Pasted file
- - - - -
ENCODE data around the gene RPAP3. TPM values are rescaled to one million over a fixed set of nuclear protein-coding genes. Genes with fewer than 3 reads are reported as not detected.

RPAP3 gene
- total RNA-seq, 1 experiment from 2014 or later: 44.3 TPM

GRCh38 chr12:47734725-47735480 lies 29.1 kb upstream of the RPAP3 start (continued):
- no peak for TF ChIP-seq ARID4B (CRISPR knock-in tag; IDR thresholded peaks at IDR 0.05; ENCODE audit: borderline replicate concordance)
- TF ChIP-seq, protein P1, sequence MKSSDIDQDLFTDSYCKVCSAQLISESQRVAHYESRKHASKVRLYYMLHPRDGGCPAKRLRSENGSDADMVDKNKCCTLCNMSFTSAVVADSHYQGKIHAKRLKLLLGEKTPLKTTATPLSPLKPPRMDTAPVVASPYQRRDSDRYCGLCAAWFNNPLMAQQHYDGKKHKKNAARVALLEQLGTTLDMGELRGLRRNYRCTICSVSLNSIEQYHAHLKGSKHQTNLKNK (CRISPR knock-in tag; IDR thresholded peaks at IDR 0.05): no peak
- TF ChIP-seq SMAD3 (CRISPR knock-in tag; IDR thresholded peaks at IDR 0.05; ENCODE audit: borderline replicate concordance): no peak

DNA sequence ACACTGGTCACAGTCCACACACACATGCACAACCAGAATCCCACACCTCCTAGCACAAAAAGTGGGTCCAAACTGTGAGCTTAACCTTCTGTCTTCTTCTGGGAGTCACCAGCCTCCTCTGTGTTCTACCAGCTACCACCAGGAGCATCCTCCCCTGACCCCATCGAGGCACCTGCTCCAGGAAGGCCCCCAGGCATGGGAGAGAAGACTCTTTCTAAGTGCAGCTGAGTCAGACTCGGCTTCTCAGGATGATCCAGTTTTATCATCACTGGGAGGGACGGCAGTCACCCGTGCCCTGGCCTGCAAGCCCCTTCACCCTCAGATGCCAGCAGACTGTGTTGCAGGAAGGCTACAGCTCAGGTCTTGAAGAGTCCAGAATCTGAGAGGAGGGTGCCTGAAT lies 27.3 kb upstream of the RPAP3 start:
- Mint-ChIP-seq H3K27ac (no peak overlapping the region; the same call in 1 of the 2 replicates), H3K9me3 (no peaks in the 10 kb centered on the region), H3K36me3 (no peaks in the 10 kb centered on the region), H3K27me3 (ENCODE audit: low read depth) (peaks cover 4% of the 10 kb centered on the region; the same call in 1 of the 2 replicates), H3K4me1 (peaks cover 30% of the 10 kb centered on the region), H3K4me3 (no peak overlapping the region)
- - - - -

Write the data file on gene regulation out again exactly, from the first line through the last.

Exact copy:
ENCODE data around the gene RPAP3. TPM values are rescaled to one million over a fixed set of nuclear protein-coding genes. Genes with fewer than 3 reads are reported as not detected.

RPAP3 gene
- total RNA-seq, 1 experiment from 2014 or later: 44.3 TPM

GRCh38 chr12:47734725-47735480 lies 29.1 kb upstream of the RPAP3 start (continued):
- no peak for TF ChIP-seq ARID4B (CRISPR knock-in tag; IDR thresholded peaks at IDR 0.05; ENCODE audit: borderline replicate concordance)
- TF ChIP-seq, protein P1, sequence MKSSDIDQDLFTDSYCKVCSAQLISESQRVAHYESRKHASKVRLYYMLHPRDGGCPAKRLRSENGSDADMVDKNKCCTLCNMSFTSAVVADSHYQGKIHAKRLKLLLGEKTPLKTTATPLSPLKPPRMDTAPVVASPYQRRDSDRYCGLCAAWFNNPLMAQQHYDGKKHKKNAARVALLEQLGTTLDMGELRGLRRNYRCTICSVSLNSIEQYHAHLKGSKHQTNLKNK (CRISPR knock-in tag; IDR thresholded peaks at IDR 0.05): no peak
- TF ChIP-seq SMAD3 (CRISPR knock-in tag; IDR thresholded peaks at IDR 0.05; ENCODE audit: borderline replicate concordance): no peak

DNA sequence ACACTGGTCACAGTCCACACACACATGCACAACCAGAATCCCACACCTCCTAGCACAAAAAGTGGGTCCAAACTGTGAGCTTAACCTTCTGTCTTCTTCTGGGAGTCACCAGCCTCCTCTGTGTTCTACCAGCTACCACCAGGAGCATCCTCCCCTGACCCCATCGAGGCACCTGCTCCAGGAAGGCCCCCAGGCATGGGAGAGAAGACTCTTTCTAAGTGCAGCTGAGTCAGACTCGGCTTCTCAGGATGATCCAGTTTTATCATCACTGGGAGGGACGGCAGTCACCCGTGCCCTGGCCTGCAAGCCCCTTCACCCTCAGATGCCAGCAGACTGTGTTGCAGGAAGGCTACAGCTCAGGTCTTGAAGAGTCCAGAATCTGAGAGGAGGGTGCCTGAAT lies 27.3 kb upstream of the RPAP3 start:
- Mint-ChIP-seq H3K27ac (no peak overlapping the region; the same call in 1 of the 2 replicates), H3K9me3 (no peaks in the 10 kb centered on the region), H3K36me3 (no peaks in the 10 kb centered on the region), H3K27me3 (ENCODE audit: low read depth) (peaks cover 4% of the 10 kb centered on the region; the same call in 1 of the 2 replicates), H3K4me1 (peaks cover 30% of the 10 kb centered on the region), H3K4me3 (no peak overlapping the region)